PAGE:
Movie releases

This week sees the arrival of White House Down, Spanish thriller Afterparty and a trio of documentaries

Channing Tatum and Jamie Foxx, in White House Down.
Channing Tatum and Jamie Foxx, in White House Down.

Put it down to coincidence, studio rivalries, "great" minds thinking alike or just something in the air, Hollywood releases often come in pairs, whether they're meteor movies (1998's Armageddon and Deep Impact), Snow White retellings (Mirror, Mirror and Snow White and the Huntsman, both 2012) or Truman Capote biopics (Capote (2005) and Infamous (2006)). This week sees the arrival of White House Down, which bears a striking similarity to the recently released Olympus Has Fallen. Here, instead of Gerard Butler we have Channing Tatum as the hero called on to save the president when the White House is attacked by terrorists. A police officer recently turned down by the Secret Service, he finds himself performing exactly that job when paramilitary forces attack 1600 Pennsylvania Avenue while he and his young daughter are enjoying a tour of the premises. Jamie Foxx plays the commander-in-chief while German disaster specialist Roland Emmerich (Independence Day, The Day After Tomorrow) directs.

Speaking of striking similarities, Percy Jackson: Sea of Monsters is the sequel to 2010's Percy Jackson & the Olympians: The Lightning Thief, a Harry Potter cash-in based on Rick Riordan's series of children's books about a boy who discovers he is the demigod son of Poseidon. Logan Lerman reprises his title role in a follow-up with less star wattage than the first entry, which finds Percy and pals on the trail of the Golden Fleece.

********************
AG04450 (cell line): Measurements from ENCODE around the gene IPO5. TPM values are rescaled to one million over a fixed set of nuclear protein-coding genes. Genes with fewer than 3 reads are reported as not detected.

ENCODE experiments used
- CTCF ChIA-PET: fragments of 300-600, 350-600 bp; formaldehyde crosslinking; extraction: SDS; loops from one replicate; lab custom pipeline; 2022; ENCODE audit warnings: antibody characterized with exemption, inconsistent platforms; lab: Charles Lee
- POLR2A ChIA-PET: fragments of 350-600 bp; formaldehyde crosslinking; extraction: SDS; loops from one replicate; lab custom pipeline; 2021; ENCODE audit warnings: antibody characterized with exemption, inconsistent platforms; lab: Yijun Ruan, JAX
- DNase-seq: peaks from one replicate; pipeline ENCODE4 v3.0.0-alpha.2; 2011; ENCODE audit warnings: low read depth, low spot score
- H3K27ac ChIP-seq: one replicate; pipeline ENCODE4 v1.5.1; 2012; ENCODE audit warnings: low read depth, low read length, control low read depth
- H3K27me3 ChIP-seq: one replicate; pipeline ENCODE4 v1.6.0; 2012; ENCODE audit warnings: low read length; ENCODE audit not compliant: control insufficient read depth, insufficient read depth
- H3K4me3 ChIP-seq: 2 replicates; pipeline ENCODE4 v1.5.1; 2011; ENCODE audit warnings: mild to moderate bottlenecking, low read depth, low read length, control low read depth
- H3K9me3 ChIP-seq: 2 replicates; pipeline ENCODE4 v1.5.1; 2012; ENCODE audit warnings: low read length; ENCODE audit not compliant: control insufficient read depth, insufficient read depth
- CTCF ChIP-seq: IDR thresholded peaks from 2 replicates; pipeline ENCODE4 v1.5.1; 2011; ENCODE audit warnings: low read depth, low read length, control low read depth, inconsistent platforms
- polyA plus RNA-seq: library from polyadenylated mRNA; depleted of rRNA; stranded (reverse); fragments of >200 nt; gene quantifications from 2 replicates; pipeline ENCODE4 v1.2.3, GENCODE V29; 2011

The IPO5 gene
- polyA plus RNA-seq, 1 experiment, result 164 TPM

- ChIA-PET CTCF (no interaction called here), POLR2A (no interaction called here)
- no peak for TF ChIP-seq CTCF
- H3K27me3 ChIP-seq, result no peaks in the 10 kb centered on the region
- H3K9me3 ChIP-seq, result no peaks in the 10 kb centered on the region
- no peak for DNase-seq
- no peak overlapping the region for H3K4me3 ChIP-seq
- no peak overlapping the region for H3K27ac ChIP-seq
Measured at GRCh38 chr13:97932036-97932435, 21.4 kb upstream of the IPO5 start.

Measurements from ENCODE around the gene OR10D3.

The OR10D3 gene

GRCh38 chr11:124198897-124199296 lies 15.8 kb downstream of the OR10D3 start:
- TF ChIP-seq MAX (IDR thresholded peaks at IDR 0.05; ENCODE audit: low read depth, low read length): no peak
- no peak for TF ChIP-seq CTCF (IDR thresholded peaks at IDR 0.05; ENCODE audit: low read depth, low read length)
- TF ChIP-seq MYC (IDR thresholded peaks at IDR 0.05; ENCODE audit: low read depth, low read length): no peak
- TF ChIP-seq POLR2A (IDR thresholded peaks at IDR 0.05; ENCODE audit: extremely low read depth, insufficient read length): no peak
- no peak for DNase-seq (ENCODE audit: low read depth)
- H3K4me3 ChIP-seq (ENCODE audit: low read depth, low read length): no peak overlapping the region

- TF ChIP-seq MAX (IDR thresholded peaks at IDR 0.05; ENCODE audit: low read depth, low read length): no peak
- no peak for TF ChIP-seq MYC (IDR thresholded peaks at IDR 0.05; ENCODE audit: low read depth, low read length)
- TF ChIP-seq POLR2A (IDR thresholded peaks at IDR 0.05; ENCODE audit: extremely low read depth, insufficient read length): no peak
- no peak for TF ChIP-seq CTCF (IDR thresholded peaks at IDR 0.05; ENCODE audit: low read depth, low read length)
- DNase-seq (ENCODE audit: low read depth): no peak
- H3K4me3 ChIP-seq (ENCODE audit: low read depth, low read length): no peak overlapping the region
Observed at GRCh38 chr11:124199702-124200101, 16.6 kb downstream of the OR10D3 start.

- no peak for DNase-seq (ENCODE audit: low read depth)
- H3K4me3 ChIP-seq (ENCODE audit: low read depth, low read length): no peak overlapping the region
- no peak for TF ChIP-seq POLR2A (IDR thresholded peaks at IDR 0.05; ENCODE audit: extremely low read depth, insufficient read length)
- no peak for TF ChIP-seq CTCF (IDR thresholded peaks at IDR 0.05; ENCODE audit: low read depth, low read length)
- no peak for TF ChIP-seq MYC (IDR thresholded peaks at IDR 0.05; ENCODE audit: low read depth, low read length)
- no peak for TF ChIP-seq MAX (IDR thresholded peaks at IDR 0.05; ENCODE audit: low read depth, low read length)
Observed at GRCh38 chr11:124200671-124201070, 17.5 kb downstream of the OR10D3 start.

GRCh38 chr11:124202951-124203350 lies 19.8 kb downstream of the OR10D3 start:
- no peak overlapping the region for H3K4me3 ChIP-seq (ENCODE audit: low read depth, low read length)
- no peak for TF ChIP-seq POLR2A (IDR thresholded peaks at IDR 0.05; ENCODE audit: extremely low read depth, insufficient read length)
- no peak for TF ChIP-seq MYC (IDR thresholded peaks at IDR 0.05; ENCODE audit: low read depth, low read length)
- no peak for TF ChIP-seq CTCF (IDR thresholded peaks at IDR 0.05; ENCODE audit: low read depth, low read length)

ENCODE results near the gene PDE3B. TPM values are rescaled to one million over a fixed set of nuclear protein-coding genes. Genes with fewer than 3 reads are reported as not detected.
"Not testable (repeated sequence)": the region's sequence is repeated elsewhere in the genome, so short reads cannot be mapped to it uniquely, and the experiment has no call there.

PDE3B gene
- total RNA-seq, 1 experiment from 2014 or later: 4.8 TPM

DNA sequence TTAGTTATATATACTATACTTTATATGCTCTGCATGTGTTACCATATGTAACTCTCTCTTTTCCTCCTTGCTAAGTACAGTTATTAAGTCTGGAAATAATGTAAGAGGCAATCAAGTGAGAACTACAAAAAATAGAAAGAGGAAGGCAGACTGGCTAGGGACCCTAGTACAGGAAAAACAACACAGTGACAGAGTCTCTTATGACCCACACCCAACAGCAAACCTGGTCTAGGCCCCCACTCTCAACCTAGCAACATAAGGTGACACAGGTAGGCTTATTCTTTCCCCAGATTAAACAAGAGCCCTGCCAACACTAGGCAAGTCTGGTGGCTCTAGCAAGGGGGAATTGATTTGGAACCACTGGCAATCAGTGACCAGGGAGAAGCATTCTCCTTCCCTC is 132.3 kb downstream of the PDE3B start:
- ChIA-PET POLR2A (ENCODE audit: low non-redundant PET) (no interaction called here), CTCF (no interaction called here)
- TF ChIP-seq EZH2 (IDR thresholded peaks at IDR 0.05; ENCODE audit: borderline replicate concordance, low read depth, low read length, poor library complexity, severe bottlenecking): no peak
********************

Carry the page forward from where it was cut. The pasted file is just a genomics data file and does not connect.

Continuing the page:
From first-time director Miguel Larraya, Spanish thriller Afterparty stars Luis Fernández as a reality TV star who wakes up trapped in a house where he attended a wild party the night before. Alongside him are three women with whom he had various encounters the previous evening, plus a cellphone on which he starts to receive videos showing other locked-up party guests who start to meet a series of grisly ends.

Doc three times

A trio of documentaries completes the week's offerings. The Spirit of '45 is Ken Loach's portrait of the progressive postwar Britain that advanced the welfare state by spawning the National Health Service and nationalizing many industries.

Made in Spain, Arraianos is an unconventional documentary featuring the residents of a small village on the Galician-Portuguese border reciting lines from the play O bosque as they go about their everyday lives.

Finally, Eva Vila's Bajarí - the name for Barcelona in the Caló Romany language - shows the flamenco tradition being passed from one generation of Gypsy families to the next in the Catalan capital.

Recomendaciones EL PAÍS
Recomendaciones EL PAÍS